Tools for Assessing Readability and Quality of Health-Related Web Sites

  • Randi Shedlosky-Shoemaker
  • Amy Curry Sturm
  • Muniba Saleem
  • Kimberly M. Kelly
Professional Issues


With the Internet becoming a growing source of information on genetics, genetic counselors and other health-care providers may be called upon to guide their patients to appropriate material, which is written at a suitable reading level for the individual and contains quality information. Given that many health-related Web sites are written at a high school or higher reading level, without direction from a genetic counselor or health-care provider, many Internet users may currently be turning to health-related Web sites that they do not understand. Additionally, Internet users may not know how to evaluate the quality of information they find, which could lead to them access inaccurate or irrelevant information. To aid in the process of finding and designing Web sites that are appropriate for patients, the current article provides guidelines for assessing readability and quality of health-related content. Additionally, a demonstration of an assessment is provided. Finally, limitations of these assessments are discussed.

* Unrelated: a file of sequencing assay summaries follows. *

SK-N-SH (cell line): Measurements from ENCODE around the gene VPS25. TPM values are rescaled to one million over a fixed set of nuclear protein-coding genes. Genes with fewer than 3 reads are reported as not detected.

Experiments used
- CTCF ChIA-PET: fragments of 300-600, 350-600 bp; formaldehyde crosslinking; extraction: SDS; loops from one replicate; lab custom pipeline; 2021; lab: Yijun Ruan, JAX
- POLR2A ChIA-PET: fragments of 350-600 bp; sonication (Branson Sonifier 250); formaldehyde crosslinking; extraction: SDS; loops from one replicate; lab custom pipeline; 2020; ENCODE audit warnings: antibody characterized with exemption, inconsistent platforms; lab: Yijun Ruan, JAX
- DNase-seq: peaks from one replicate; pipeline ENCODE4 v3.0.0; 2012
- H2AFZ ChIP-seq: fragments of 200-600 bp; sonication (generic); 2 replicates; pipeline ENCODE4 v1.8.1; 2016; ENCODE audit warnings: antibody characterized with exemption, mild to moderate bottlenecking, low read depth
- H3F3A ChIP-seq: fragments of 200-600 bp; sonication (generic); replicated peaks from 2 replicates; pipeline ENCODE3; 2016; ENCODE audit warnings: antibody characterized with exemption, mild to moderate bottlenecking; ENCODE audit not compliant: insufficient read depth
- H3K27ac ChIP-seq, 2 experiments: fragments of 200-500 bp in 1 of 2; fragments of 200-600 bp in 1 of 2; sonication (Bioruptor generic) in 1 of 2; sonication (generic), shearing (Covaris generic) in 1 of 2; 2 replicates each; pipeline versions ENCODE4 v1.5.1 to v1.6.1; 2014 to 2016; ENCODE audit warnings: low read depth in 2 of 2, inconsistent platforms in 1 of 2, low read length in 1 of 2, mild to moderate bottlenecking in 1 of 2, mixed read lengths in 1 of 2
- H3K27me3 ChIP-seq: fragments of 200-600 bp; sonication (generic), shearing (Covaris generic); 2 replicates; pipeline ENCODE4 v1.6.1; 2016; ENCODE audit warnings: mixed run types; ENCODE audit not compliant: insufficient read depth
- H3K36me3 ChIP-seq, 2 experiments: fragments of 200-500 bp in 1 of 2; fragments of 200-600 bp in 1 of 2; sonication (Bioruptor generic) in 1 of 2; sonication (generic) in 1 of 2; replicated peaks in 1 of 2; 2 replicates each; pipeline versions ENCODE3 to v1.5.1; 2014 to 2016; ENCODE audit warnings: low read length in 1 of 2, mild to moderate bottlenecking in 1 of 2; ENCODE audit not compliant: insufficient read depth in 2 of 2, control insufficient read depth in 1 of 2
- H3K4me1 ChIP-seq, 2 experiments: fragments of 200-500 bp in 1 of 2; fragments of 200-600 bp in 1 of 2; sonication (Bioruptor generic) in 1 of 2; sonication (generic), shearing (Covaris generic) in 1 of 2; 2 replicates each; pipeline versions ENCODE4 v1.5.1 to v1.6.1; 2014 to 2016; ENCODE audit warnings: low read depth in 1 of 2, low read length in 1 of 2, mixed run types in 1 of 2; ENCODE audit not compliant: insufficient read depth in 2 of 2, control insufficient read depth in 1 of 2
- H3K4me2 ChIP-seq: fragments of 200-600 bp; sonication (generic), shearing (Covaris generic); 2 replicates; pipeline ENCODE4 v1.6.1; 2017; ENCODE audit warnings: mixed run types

Web sites Internet Readability Quality Health information 


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Copyright information

© National Society of Genetic Counselors, Inc. 2008

Authors and Affiliations

  • Randi Shedlosky-Shoemaker
    • 1
    • 2
  • Amy Curry Sturm
    • 3
  • Muniba Saleem
    • 4
  • Kimberly M. Kelly
    • 1
    • 2
    • 5
    • 6
  1. 1.Department of PsychologyThe Ohio State UniversityColumbusUSA
  2. 2.Comprehensive Cancer CenterThe Ohio State UniversityColumbusUSA
  3. 3.Division of Human GeneticsThe Ohio State UniversityColumbusUSA
  4. 4.Department of PsychologyIowa State UniversityAmesUSA
  5. 5.Human Cancer GeneticsThe Ohio State UniversityColumbusUSA
  6. 6.302C Comprehensive Cancer CenterColumbusUSA

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